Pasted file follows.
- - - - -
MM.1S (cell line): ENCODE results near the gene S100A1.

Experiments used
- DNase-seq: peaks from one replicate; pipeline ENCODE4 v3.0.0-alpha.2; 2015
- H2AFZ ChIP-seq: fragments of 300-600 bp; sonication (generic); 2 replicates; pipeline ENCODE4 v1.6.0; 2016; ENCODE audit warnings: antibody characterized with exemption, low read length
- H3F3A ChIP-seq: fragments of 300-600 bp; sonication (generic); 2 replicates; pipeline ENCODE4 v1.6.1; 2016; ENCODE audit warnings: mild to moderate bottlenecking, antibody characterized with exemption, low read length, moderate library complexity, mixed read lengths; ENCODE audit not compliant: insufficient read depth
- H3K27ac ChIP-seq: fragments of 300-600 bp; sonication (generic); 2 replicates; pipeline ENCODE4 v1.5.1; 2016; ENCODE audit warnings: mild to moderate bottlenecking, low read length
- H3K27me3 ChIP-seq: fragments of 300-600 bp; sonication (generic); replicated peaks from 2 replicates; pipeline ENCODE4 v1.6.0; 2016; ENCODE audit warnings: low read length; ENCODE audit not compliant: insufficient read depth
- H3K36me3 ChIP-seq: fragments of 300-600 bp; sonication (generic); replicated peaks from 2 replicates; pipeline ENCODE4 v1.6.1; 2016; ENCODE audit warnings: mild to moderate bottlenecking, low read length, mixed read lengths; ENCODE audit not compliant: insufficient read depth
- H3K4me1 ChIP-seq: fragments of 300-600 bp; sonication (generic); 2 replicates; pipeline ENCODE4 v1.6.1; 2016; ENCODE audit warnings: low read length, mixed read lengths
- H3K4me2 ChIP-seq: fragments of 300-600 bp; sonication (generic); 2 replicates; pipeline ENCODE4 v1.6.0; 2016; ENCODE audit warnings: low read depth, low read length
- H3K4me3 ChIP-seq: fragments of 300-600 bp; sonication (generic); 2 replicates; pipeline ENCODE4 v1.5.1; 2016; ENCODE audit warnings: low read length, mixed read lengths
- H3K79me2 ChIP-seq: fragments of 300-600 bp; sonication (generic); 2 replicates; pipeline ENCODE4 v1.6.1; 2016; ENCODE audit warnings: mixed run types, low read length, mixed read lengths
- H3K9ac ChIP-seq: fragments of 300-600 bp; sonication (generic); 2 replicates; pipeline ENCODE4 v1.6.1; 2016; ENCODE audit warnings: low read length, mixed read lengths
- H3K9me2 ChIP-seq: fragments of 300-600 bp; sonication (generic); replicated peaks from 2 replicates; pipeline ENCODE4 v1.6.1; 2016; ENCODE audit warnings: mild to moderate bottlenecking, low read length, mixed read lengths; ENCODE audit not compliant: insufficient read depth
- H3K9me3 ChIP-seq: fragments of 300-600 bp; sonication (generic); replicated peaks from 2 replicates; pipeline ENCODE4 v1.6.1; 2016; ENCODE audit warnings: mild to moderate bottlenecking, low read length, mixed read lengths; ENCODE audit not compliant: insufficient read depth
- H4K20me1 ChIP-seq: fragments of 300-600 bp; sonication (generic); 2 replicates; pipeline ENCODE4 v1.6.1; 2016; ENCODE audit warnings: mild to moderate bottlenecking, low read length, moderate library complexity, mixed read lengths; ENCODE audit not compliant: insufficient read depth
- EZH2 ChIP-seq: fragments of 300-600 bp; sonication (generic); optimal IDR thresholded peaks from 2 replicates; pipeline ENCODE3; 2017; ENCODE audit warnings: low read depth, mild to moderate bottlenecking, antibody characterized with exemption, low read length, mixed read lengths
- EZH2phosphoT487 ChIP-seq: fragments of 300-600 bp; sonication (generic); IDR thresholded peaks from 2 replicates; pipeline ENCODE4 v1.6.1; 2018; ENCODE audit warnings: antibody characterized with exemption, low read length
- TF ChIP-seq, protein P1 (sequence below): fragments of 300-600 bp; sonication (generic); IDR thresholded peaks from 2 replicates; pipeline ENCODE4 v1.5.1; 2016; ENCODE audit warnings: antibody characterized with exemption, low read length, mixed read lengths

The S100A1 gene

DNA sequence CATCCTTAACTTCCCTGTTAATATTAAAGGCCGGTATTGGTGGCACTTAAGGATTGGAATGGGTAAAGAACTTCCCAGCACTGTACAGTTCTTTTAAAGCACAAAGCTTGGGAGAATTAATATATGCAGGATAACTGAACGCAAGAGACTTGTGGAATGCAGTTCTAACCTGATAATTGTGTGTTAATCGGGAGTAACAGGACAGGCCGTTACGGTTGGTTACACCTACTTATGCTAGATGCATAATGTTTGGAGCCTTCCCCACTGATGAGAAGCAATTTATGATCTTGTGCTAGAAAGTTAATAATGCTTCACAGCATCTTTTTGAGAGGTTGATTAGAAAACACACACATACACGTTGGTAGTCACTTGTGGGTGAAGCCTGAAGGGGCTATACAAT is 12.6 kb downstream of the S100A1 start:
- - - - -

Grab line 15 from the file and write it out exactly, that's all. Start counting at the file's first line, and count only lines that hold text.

- H3K9me3 ChIP-seq: fragments of 300-600 bp; sonication (generic); replicated peaks from 2 replicates; pipeline ENCODE4 v1.6.1; 2016; ENCODE audit warnings: mild to moderate bottlenecking, low read length, mixed read lengths; ENCODE audit not compliant: insufficient read depth